4. I’m not really aware of what the implications of surveillance are.

Trying to convince this person that privacy in the age of the Internet is a topic worth discussing is really hard (it got a little easier after last year’s events).

Today I’ve read an essay that really sums up some of the arguments i would use to show to someone that privacy matters. It is a long read but it worths the time spent:

Why Privacy Matters Even if You Have ‘Nothing to Hide

Technology and Internet

Improving your online privacy

Following this PRISM thing that’s going on for several weeks now, Internet privacy become a hot topic with extensive discussions and vast amounts of content being written about it (a good thing from my perspective).

In this post I will try to sum some tips to improve your privacy and safety while surfing the web. The majority of this suggestions are also available in other websites, as they are the result from my searches about this subject and in some cases they might not be the best ones (if you can point some improvements in the comment area, i would appreciate).

Before starting i just want to make clear that this isn’t aimed to make you invisible on the web (is it possible?) or to protect you from all threats since that is huge task and involves a great deal of technical knowledge (a good start would be here).


First of all, if we are talking about navigating through the Internet, the first step must be the web browser, because almost every tip that i will write on the following lines depends on it and is the application in which we spend the majority of our time.

My choice goes to Firefox, because it’s not strongly tied to any company that makes most of their profit based on the ability of tracking you and it’s open-source software (although only a small percentage of the users ever looked at its source code).

The other major reason is related with the posture of the non-profit organization that developed Firefox, and their public stand defending the open web and its freedoms.


  • Ghosthery: This add-on lets you visualize every advertiser and tracker that is embeded on a webpage and enables you to block the unwanted codes.
  • HTTPS Everywhere: When possible this plug-in makes the browser use a secure connection.
  • Adblock Plus: Advertisements finance a big number of Internet sites, paying for the people that work on them, but sometimes they are used in an abusive form. This add-on blocks them and all of their tracking codes.
  • Collusion: Lets you visualize the vast network of entities that collected information about you during the time you were on-line.

Preferences / Options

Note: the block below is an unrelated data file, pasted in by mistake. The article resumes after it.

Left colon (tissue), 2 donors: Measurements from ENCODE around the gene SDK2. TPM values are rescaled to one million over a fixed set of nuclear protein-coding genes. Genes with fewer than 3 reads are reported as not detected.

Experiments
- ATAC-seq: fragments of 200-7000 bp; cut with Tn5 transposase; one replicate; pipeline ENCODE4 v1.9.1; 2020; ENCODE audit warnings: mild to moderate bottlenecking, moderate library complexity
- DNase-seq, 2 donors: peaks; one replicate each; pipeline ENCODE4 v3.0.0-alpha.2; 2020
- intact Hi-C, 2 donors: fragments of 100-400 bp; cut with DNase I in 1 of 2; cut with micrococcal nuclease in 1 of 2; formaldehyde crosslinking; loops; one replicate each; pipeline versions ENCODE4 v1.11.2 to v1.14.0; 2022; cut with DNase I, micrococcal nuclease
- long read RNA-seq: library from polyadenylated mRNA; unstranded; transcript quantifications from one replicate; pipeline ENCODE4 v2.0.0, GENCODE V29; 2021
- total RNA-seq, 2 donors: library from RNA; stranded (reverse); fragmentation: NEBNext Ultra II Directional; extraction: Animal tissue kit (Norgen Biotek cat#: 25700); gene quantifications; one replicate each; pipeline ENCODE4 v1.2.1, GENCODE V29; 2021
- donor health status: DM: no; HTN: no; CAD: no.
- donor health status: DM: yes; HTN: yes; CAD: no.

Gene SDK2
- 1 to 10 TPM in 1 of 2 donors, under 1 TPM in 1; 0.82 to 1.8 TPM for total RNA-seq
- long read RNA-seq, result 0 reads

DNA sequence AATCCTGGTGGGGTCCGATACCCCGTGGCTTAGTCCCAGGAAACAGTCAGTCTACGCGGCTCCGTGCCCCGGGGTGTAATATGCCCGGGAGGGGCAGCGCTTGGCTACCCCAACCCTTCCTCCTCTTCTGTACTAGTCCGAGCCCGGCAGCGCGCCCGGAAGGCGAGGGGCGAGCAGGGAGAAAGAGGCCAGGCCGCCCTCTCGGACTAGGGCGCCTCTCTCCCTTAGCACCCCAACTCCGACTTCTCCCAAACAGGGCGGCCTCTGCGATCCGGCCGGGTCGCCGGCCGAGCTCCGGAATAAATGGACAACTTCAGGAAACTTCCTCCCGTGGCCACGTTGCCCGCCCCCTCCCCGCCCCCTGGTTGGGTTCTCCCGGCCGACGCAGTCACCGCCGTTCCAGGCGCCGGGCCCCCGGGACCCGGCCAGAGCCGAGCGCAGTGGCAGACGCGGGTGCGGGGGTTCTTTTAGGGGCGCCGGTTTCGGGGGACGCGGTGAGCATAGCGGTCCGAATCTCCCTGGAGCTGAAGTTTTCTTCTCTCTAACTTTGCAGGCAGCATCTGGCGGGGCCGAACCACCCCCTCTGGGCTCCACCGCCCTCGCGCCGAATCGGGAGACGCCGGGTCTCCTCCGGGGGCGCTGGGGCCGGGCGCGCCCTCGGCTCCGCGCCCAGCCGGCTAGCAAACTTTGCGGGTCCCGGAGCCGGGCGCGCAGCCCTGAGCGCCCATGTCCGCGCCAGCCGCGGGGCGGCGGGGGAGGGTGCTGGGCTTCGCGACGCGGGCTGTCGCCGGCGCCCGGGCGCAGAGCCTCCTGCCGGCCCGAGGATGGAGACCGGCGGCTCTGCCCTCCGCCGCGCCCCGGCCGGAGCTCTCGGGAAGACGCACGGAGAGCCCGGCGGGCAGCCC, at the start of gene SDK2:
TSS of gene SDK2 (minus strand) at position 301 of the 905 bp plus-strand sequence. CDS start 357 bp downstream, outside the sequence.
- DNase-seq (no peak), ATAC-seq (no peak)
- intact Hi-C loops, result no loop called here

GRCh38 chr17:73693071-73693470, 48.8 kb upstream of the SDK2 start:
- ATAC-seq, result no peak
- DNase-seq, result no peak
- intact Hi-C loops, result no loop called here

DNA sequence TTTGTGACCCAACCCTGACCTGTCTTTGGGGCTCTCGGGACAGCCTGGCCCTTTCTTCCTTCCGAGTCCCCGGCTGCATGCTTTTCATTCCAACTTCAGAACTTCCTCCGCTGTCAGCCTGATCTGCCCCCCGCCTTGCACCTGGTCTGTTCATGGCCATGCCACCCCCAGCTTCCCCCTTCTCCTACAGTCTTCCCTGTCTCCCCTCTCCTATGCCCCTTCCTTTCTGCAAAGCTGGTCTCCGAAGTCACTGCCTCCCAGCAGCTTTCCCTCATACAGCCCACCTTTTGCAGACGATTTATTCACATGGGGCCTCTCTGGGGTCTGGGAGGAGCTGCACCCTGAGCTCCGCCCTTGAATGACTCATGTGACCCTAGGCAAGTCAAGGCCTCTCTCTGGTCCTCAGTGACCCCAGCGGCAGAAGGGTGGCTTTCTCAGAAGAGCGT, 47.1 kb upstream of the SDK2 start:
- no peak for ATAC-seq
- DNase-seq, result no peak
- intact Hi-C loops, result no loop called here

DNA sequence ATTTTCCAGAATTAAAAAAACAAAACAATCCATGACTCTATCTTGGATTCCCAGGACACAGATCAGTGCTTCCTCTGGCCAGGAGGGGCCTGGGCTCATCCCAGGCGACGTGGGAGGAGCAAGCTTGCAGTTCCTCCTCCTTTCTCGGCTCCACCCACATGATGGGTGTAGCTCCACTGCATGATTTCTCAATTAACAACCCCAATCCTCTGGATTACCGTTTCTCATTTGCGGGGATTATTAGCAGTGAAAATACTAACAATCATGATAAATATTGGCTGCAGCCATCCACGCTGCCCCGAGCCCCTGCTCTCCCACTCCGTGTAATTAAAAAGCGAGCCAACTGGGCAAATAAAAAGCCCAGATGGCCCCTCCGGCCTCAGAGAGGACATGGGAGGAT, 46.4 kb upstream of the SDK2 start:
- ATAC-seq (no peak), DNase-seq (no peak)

On the “privacy” tab of your browser’s options/preferences, there are some features you can turn on that will help you keep the house clean. First you can start by selecting the “Tell site that i do not want to be tracked” option, i doubt it will be respected but it doesn’t take more than 1 min. The other features are the ones that could improve your privacy a bit, such as “Always use private browsing mode”. If you don’t want to bother with this, you can always set less restricting options such as when to clear cookies (my recommendation is “when the browser is closed”).

Profiles and Accounts

Disable / Remove accounts of services that you do not use anymore and old content. If it is not needed anymore there is no excuse to keep it online or to maintain open accounts in those web companies.

Search Engine

Like is stated in a video that i shared sometime ago, your search queries can be recorded, analyzed and combined with other data to build a profile about your habits and to give you the results they (or their servers) think you want, with the possibility of keeping important information away from you. To escape this bubble, one solution would be to use one search engine that would give you generic results and my suggestion is to use DuckDuckGo. Its results are fairly good and has some interesting features like !Bangs and instant answers.


Sure, these things improve your ability to avoid being tracked, make you able to connect you a list of websites in a secure way and don’t record your searches linking them to your profile, but this is a small drop in a big ocean, since a great deal of the privacy protection depends on the user behavior and his choices while surfing the web. Some good pratices would be not to use your real name when it isn’t necessary, choose well your webservices provider giving attention to their privacy policy and their reputation (examples: webmail, file storage, instant messaging, etc.). and finally, the no-brainer, be careful about what you publicly write or share online.

Note: If you want to go deeper, you can find a set of more holistic recommendations here.